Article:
In Grandpa Don’t Worry, we wanted our dads / the two grandpas to know that no matter the age of their grandchildren and great grandchildren, they were a large part in the shaping of feelings and family values. In fact, it was their Loving Lessons, mentioned in our book, which will continue to inspire our families in generations to come.
Worry is a Part of Human Nature
Is there a bittersweet lesson here? Well, yes, there is. it’s often wishing that Grandparents and parents didn’t have to worry. However, worry is a part of human nature. After all the definition of worry is to give attention to issues whether they or actual or a potential unknown. We live in a world where news, social media, technology, and disruption may increase the feelings of the unknown. Our advice is to tune out those distractions and be more present in the moment and aware, especially when you’re spending time (those precious moments) with your children.
So rather than silent thought and stressful worry, why not get present and bring it out in the open, in loving and kind ways. Start a practice to uncover thoughts, feelings, and values early. Explore how different feelings will continue to shape your child’s growth and development, even when they are grown and on their own.
Whether it’s an angel, like Noelle, or it’s your inner guidance system that brings up these feelings and values, it’s important to explore them early. Is there an angel who whispers in your ear? These whispers may call attention to feelings and values you have as an adult and a professional, or as a parent tuning into your children. The best words we can offer are to explore feeling together and often.
If you want to learn more about Grandpa Don’t Worry, you can check out the book on our website. You can also purchase our book on Amazon and Barnes & Noble. All proceeds from A Whisper From Noelle and Grandpa Don’t Worry got to The Noelle Skrobola Outstanding Research Scholar Award at the College of New Jersey (TCNJ) where Noelle received her undergraduate degree in Psychology.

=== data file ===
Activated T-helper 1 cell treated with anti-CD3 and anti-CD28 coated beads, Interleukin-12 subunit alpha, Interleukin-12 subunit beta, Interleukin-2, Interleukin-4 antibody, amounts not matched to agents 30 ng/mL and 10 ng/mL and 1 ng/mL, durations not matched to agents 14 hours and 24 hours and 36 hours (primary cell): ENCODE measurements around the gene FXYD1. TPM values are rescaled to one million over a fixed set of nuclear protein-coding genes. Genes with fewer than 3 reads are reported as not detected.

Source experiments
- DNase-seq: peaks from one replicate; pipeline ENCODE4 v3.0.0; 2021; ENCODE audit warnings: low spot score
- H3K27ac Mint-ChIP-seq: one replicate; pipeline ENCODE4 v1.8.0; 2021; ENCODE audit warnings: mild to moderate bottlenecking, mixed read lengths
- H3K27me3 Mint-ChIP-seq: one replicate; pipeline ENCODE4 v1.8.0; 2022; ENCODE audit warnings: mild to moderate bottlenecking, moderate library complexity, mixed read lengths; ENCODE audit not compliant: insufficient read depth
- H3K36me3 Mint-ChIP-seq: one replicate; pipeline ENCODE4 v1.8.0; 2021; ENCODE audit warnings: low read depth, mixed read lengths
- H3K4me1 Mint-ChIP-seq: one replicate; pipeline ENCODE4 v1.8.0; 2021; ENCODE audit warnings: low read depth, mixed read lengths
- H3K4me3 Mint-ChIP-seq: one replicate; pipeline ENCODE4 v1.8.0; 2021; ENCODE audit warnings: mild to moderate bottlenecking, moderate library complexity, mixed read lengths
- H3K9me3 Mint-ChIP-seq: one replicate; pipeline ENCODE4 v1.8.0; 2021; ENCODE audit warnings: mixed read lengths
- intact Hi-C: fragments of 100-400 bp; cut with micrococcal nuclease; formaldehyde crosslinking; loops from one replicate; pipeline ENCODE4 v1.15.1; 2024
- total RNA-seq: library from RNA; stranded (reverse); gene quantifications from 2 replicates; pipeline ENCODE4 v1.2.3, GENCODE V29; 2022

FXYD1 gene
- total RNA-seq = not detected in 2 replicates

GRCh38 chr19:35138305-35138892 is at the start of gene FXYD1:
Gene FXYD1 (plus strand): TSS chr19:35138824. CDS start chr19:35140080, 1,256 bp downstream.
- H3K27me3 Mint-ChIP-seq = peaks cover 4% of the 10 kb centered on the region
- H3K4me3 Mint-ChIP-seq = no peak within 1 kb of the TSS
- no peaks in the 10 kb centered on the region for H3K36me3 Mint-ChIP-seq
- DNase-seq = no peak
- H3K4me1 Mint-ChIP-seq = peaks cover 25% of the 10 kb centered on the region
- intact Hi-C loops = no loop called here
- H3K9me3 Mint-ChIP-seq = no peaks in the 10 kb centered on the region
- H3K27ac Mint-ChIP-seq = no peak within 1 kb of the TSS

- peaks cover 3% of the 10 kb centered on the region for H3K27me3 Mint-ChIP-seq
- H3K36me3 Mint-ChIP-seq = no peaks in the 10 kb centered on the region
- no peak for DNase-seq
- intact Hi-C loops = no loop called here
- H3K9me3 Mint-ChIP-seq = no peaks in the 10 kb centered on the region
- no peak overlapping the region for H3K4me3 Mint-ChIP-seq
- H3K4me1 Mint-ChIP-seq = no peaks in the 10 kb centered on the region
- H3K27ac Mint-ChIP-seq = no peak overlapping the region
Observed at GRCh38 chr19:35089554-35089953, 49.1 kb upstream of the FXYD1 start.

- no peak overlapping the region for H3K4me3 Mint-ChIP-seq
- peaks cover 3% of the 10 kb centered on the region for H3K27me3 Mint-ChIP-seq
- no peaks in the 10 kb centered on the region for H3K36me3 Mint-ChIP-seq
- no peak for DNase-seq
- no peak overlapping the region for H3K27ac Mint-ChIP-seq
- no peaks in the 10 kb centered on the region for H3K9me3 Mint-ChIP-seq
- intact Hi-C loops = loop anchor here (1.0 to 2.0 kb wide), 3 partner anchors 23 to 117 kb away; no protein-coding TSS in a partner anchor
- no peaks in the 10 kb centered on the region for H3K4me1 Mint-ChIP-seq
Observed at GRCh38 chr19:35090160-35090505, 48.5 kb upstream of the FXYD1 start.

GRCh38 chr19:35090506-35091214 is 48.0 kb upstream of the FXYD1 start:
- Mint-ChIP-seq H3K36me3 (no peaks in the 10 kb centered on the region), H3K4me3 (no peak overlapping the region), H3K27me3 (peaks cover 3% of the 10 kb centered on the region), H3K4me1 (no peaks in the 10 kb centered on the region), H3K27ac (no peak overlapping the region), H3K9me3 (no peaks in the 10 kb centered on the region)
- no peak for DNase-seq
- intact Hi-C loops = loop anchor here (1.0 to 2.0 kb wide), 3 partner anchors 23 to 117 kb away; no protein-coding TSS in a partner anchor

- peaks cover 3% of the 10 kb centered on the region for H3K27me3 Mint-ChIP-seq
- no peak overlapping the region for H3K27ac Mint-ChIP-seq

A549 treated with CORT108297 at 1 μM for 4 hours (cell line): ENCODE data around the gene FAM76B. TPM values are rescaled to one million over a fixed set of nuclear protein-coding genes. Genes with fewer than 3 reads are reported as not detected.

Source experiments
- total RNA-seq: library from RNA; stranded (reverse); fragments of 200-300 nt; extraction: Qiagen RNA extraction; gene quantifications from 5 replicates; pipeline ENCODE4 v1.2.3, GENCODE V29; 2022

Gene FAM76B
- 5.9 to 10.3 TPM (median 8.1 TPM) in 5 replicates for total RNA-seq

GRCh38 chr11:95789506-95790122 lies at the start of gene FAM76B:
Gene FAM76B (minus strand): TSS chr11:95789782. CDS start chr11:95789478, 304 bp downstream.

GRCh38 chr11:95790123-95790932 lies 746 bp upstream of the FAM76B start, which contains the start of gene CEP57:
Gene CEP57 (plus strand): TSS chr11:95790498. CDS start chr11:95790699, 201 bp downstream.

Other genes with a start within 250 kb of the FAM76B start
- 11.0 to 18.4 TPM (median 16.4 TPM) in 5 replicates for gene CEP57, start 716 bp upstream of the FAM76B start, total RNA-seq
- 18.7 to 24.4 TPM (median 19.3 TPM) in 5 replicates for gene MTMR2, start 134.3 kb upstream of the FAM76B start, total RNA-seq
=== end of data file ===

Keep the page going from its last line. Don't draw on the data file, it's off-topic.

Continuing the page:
As more news and information is shared about the Coronavirus pandemic, the public is bombarded with messages and the volume of noise increases. Yes, these are uncertain times and communication can either help or it can be confusing. You have to choose wisely how you communicate and interact with the people and the communities around you.
At the same time, the way you’ve operated and shared information in the past, whether it was a month ago or even last week, will be different than how you’ll approach your communications today. In the spirit of helping, giving and FEELing for others, I’ve decided to do something a little different myself.
I’m launching what I call a “555” Series to offer complimentary FEEL consulting to 5 businesses, uplift 5 giving professionals by sharing their resources and provide 5 tips for communicating during times that require leadership focused on Emotional Intelligence (EI). I’ve mentioned in my video that the first 5 businesses or professionals who contact me via email (email@example.com), will receive a complimentary consulting session to assess how much they FEEL First in their communication with important constituents.
You can check out my video for the full 555 on helping businesses, amplifying the voices of colleagues with giving resources and to learn some simple tips to communicate wearing your EI hat.
We are in uncertain times. Your customers, employees, partners, the media and other important constituents are looking to you for helpful information. Unfortunately, a lot of the communication shared in uncertain times ends up confusing and frustrating these groups even more.
As we witness the stock market lows, travel bans, event cancellations and more businesses asking employees to work from home, here are three tips to help guide your communication.
Tip #1: Stick with what you know — be direct and don’t share hunches and guestimates.
Tip #2: Show up with your Emotional Intelligence (EI) so you can respond thoughtfully and not react to challenging communication.
Tip #3: Appreciate the feedback you receive — it’s a gift — even the negative feedback helps you to learn and grow.
Here’s my video discussing these tips in more detail and how they can help you.
It’s time to FEEL First in your communication. I’ve been working on my passion project, the FEEL Model, gathering research about the type of communication that builds relationships and creates stronger bonds. In uncertain times, FEEL (facing Fears, engaging with Empathy, Using Ethics and unleashing Love) can make a difference. As the Coronavirus spreads and new cases are reported in the U.S. and globally, effective, meaningful and valuable communication requires a FEEL First approach.